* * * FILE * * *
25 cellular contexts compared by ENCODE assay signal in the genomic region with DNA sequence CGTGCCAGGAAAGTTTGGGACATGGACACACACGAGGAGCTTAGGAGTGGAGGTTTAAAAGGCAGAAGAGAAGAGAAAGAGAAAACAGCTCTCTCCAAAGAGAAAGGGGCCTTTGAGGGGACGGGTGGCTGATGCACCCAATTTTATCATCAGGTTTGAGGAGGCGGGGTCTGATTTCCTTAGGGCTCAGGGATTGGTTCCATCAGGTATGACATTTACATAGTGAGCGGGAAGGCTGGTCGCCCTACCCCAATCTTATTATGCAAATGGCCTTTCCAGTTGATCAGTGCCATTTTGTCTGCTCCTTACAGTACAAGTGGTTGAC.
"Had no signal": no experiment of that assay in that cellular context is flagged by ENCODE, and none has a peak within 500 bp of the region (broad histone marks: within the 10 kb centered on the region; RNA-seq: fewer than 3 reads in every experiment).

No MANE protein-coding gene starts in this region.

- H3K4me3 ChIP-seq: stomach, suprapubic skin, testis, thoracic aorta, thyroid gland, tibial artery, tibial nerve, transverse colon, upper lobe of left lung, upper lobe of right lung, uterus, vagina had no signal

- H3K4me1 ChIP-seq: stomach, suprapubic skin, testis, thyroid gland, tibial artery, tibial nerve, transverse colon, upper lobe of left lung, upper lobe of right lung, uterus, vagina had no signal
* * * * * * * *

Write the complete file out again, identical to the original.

25 cellular contexts compared by ENCODE assay signal in the genomic region with DNA sequence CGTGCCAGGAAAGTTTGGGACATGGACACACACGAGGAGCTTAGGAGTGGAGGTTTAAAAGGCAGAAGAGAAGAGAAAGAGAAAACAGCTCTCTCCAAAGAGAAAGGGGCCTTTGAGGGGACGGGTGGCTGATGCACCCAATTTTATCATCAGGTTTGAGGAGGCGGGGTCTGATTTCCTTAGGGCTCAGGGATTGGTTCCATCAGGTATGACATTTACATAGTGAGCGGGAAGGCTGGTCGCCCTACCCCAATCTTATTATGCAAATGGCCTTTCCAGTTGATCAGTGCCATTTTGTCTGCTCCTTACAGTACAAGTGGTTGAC.
"Had no signal": no experiment of that assay in that cellular context is flagged by ENCODE, and none has a peak within 500 bp of the region (broad histone marks: within the 10 kb centered on the region; RNA-seq: fewer than 3 reads in every experiment).

No MANE protein-coding gene starts in this region.

- H3K4me3 ChIP-seq: stomach, suprapubic skin, testis, thoracic aorta, thyroid gland, tibial artery, tibial nerve, transverse colon, upper lobe of left lung, upper lobe of right lung, uterus, vagina had no signal

- H3K4me1 ChIP-seq: stomach, suprapubic skin, testis, thyroid gland, tibial artery, tibial nerve, transverse colon, upper lobe of left lung, upper lobe of right lung, uterus, vagina had no signal